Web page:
Pharmacologic activation of stress-responsive signaling pathways provides a promising approach for ameliorating imbalances in proteostasis associated with diverse diseases. However, this approach has not been employed in vivo. Here we show, using a mouse model of myocardial ischemia/reperfusion, that selective pharmacologic activation of the ATF6 arm of the unfolded protein response (UPR) during reperfusion, a typical clinical intervention point after myocardial infarction, transcriptionally reprograms proteostasis, ameliorates damage and preserves heart function. These effects were lost upon cardiac myocyte-specific Atf6 deletion in the heart, demonstrating the critical role played by ATF6 in mediating pharmacologically activated proteostasis-based protection of the heart. Pharmacological activation of ATF6 is also protective in renal and cerebral ischemia/reperfusion models, demonstrating its widespread utility. Thus, pharmacologic activation of ATF6 represents a proteostasis-based therapeutic strategy for ameliorating ischemia/reperfusion damage, underscoring its unique translational potential for treating a wide range of pathologies caused by imbalanced proteostasis.
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1 Members
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MeSH Terms
Cytokine-mediated changes in K channel activity promotes an adaptive Ca response that sustains β-cell insulin secretion during inflammation.
Dickerson MT, Bogart AM, Altman MK, Milian SC, Jordan KL, Dadi PK, Jacobson DA
(2018) Sci Rep 8: 1158
MeSH Terms: Adult, Animals, Calcium, Female, Gene Expression Regulation, Glucose, Humans, Insulin, Insulin Secretion, Insulin-Secreting Cells, Interferon-gamma, Interleukin-1beta, Ion Transport, Islets of Langerhans, Male, Mice, Mice, Inbred C57BL, Mice, Knockout, Potassium, Potassium Channels, Tandem Pore Domain, Primary Cell Culture, RNA, Messenger, Sarcoplasmic Reticulum Calcium-Transporting ATPases, Tissue Culture Techniques, Tumor Necrosis Factor-alpha
Show Abstract · Added February 7, 2018
Cytokines present during low-grade inflammation contribute to β-cell dysfunction and diabetes. Cytokine signaling disrupts β-cell glucose-stimulated Ca influx (GSCI) and endoplasmic reticulum (ER) Ca ([Ca]) handling, leading to diminished glucose-stimulated insulin secretion (GSIS). However, cytokine-mediated changes in ion channel activity that alter β-cell Ca handling remain unknown. Here we investigated the role of K currents in cytokine-mediated β-cell dysfunction. K currents, which control the termination of intracellular Ca ([Ca]) oscillations, were reduced following cytokine exposure. As a consequence, [Ca] and electrical oscillations were accelerated. Cytokine exposure also increased basal islet [Ca] and decreased GSCI. The effect of cytokines on TALK-1 K currents were also examined as TALK-1 mediates K by facilitating [Ca] release. Cytokine exposure decreased KCNK16 transcript abundance and associated TALK-1 protein expression, increasing [Ca] storage while maintaining 2 phase GSCI and GSIS. This adaptive Ca response was absent in TALK-1 KO islets, which exhibited decreased 2 phase GSCI and diminished GSIS. These findings suggest that K and TALK-1 currents play important roles in altered β-cell Ca handling and electrical activity during low-grade inflammation. These results also reveal that a cytokine-mediated reduction in TALK-1 serves an acute protective role in β-cells by facilitating increased Ca content to maintain GSIS.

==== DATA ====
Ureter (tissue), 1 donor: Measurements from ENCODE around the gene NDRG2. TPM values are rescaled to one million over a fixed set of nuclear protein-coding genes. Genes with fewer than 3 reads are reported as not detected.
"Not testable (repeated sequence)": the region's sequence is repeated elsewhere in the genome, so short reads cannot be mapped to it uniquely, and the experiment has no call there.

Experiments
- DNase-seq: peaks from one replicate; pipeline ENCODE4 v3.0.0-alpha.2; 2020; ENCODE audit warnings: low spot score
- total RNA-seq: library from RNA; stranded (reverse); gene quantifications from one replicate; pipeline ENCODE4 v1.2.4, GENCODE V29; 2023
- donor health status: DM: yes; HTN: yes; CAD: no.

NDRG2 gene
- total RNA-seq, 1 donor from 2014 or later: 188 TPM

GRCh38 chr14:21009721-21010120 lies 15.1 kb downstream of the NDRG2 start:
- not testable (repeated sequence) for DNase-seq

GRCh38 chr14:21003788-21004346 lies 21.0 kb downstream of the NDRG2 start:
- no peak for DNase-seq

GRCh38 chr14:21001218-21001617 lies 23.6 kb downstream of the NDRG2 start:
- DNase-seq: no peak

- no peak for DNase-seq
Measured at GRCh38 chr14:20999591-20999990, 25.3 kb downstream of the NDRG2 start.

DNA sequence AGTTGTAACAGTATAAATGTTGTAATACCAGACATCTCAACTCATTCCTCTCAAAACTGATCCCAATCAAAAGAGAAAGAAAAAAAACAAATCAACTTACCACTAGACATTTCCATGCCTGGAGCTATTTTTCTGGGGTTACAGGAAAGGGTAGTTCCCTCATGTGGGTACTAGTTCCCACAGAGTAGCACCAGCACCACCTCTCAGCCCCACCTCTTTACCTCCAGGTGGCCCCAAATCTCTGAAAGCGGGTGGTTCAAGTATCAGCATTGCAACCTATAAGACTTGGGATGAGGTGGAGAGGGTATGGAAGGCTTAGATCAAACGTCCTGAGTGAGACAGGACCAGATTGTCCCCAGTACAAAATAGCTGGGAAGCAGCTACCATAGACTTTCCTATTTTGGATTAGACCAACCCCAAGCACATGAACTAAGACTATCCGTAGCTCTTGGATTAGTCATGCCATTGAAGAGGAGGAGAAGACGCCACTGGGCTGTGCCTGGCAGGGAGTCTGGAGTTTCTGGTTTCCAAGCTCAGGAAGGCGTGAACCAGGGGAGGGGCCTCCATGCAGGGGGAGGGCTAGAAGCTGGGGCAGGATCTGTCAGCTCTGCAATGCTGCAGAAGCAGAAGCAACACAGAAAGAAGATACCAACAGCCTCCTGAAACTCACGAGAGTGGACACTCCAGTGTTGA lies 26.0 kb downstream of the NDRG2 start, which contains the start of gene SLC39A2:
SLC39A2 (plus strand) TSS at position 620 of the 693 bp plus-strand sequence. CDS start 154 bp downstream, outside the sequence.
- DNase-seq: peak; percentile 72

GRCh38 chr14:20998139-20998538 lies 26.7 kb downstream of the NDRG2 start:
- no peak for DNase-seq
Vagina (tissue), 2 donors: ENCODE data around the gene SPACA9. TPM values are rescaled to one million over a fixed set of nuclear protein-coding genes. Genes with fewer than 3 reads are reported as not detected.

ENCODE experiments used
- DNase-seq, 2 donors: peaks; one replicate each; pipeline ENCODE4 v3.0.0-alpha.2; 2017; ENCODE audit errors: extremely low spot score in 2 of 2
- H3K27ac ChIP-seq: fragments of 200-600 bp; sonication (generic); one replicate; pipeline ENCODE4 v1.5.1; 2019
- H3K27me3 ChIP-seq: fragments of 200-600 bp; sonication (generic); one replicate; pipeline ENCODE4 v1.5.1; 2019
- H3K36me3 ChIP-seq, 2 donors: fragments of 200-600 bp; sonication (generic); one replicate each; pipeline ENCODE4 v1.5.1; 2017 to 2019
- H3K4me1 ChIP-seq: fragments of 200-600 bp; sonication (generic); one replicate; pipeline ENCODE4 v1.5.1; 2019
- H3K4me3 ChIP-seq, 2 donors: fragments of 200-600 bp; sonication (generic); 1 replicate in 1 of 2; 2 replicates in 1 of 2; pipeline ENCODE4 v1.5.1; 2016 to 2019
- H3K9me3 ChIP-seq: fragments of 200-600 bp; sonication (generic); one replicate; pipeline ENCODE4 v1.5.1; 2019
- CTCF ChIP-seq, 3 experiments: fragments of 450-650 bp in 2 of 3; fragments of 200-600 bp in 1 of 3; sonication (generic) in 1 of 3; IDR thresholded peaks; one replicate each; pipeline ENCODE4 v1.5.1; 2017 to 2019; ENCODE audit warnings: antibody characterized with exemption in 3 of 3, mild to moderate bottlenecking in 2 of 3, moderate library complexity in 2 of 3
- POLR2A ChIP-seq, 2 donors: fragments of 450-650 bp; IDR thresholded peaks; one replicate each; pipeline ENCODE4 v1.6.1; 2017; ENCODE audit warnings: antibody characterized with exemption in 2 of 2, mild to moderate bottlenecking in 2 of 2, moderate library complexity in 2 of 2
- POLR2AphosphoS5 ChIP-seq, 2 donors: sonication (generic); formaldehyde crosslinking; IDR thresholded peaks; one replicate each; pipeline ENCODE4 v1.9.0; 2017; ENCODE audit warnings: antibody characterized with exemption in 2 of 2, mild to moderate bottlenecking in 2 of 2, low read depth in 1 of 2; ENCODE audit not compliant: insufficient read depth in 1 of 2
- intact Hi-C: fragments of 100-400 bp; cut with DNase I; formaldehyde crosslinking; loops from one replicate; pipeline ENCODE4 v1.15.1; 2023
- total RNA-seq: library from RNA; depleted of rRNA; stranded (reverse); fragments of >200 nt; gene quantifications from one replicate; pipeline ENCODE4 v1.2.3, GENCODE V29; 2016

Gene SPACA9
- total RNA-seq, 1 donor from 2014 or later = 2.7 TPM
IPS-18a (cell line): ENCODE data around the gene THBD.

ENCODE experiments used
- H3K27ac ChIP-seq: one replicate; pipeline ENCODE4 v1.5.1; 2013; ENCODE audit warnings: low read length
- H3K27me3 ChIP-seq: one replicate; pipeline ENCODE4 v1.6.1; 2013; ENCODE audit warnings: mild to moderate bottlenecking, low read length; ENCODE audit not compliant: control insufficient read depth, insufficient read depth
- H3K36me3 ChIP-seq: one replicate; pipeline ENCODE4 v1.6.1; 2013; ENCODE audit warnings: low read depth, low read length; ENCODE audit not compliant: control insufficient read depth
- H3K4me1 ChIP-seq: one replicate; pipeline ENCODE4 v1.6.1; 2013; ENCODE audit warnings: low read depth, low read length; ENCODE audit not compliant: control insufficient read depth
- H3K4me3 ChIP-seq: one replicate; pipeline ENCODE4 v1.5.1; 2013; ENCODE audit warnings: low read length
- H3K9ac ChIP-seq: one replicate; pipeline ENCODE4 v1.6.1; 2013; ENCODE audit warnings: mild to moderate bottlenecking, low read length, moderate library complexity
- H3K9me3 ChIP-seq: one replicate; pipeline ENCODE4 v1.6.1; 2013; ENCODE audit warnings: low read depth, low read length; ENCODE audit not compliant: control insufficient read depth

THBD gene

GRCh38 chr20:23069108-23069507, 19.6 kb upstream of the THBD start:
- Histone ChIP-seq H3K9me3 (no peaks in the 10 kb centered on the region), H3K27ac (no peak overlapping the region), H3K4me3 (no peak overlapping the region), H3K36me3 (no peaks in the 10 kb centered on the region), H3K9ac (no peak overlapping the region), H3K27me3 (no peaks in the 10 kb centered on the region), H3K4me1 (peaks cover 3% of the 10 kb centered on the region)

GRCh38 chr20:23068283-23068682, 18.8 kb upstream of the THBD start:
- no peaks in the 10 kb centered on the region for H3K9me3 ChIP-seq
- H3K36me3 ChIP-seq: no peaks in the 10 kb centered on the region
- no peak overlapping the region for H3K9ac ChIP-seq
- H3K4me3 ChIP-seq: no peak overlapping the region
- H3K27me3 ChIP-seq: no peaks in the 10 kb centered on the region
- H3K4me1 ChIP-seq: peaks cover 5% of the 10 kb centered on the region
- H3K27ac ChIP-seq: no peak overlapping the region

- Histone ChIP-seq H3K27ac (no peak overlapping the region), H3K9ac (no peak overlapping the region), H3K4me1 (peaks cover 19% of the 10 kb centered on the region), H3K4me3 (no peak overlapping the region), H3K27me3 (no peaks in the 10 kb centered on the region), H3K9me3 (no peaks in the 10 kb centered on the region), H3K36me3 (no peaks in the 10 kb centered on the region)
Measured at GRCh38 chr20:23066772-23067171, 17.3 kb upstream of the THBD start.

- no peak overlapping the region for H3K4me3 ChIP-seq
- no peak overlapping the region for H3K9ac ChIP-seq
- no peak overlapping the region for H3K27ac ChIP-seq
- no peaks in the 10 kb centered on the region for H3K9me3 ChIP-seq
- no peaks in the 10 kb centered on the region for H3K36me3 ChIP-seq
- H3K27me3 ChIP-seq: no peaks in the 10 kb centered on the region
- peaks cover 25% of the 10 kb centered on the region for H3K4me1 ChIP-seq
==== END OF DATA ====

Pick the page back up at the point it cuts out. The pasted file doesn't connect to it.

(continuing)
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1 Members
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25 MeSH Terms
Antibody-Conjugated Single Quantum Dot Tracking of Membrane Neurotransmitter Transporters in Primary Neuronal Cultures.
Bailey DM, Kovtun O, Rosenthal SJ
(2017) Methods Mol Biol 1570: 165-177
MeSH Terms: Algorithms, Animals, Fluorescent Antibody Technique, Immunoconjugates, Models, Theoretical, Molecular Imaging, Neurons, Neurotransmitter Transport Proteins, Primary Cell Culture, Quantum Dots, Rats, Single Molecule Imaging, Statistics as Topic
Show Abstract · Added April 3, 2018
Single particle tracking (SPT) experiments have provided the scientific community with invaluable single-molecule information about the dynamic regulation of individual receptors, transporters, kinases, lipids, and molecular motors. SPT is an alternative to ensemble averaging approaches, where heterogeneous modes of motion might be lost. Quantum dots (QDs) are excellent probes for SPT experiments due to their photostability, high brightness, and size-dependent, narrow emission spectra. In a typical QD-based SPT experiment, QDs are bound to the target of interest and imaged for seconds to minutes via fluorescence video microscopy. Single QD spots in individual frames are then linked to form trajectories that are analyzed to determine their mean square displacement, diffusion coefficient, confinement index, and instantaneous velocity. This chapter describes a generalizable protocol for the single particle tracking of membrane neurotransmitter transporters on cell membranes with either unmodified extracellular antibody probes and secondary antibody-conjugated quantum dots or biotinylated extracellular antibody probes and streptavidin-conjugated quantum dots in primary neuronal cultures. The neuronal cell culture, the biotinylation protocol and the quantum dot labeling procedures, as well as basic data analysis are discussed.